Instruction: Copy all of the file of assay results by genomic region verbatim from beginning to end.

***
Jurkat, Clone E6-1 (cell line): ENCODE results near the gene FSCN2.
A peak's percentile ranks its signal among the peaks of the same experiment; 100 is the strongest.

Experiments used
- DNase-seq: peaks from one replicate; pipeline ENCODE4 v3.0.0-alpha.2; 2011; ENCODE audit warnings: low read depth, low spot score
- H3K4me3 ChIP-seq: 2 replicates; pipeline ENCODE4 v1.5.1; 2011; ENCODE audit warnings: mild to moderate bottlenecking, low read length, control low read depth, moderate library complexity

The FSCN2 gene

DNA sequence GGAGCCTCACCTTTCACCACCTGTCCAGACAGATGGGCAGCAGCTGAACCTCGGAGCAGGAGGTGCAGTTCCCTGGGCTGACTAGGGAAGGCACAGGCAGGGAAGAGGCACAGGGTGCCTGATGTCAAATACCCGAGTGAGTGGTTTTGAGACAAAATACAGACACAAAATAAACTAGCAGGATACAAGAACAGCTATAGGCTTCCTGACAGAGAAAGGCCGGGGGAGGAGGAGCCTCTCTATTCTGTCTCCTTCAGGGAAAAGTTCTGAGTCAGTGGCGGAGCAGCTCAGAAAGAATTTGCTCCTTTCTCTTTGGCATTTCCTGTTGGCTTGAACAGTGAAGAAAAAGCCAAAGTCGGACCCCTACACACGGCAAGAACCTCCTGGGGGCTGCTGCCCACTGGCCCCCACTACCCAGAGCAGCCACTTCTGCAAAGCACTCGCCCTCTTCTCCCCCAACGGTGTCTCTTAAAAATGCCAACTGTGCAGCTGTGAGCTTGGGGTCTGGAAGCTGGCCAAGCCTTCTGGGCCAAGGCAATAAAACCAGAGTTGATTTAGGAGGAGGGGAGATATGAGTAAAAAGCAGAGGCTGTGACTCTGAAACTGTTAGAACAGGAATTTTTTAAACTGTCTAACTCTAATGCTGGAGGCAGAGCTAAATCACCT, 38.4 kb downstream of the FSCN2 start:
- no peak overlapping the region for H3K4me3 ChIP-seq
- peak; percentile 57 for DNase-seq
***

Jurkat, Clone E6-1 (cell line): ENCODE results near the gene FSCN2.
A peak's percentile ranks its signal among the peaks of the same experiment; 100 is the strongest.

Experiments used
- DNase-seq: peaks from one replicate; pipeline ENCODE4 v3.0.0-alpha.2; 2011; ENCODE audit warnings: low read depth, low spot score
- H3K4me3 ChIP-seq: 2 replicates; pipeline ENCODE4 v1.5.1; 2011; ENCODE audit warnings: mild to moderate bottlenecking, low read length, control low read depth, moderate library complexity

The FSCN2 gene

DNA sequence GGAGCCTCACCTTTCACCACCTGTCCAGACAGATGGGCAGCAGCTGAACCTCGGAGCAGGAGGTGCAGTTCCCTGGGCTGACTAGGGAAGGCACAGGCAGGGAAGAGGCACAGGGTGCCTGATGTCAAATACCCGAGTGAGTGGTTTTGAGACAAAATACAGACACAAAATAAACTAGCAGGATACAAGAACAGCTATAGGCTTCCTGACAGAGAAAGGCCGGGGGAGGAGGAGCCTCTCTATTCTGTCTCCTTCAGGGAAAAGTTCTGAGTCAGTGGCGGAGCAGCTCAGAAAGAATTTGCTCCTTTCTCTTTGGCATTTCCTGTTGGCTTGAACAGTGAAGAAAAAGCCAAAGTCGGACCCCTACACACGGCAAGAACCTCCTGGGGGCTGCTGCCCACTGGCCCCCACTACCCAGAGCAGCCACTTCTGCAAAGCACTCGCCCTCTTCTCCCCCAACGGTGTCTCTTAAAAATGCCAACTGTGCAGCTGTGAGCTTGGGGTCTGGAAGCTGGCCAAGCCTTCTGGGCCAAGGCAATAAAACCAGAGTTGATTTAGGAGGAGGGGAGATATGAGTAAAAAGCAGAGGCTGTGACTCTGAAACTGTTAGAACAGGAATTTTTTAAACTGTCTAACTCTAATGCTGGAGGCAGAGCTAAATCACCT, 38.4 kb downstream of the FSCN2 start:
- no peak overlapping the region for H3K4me3 ChIP-seq
- peak; percentile 57 for DNase-seq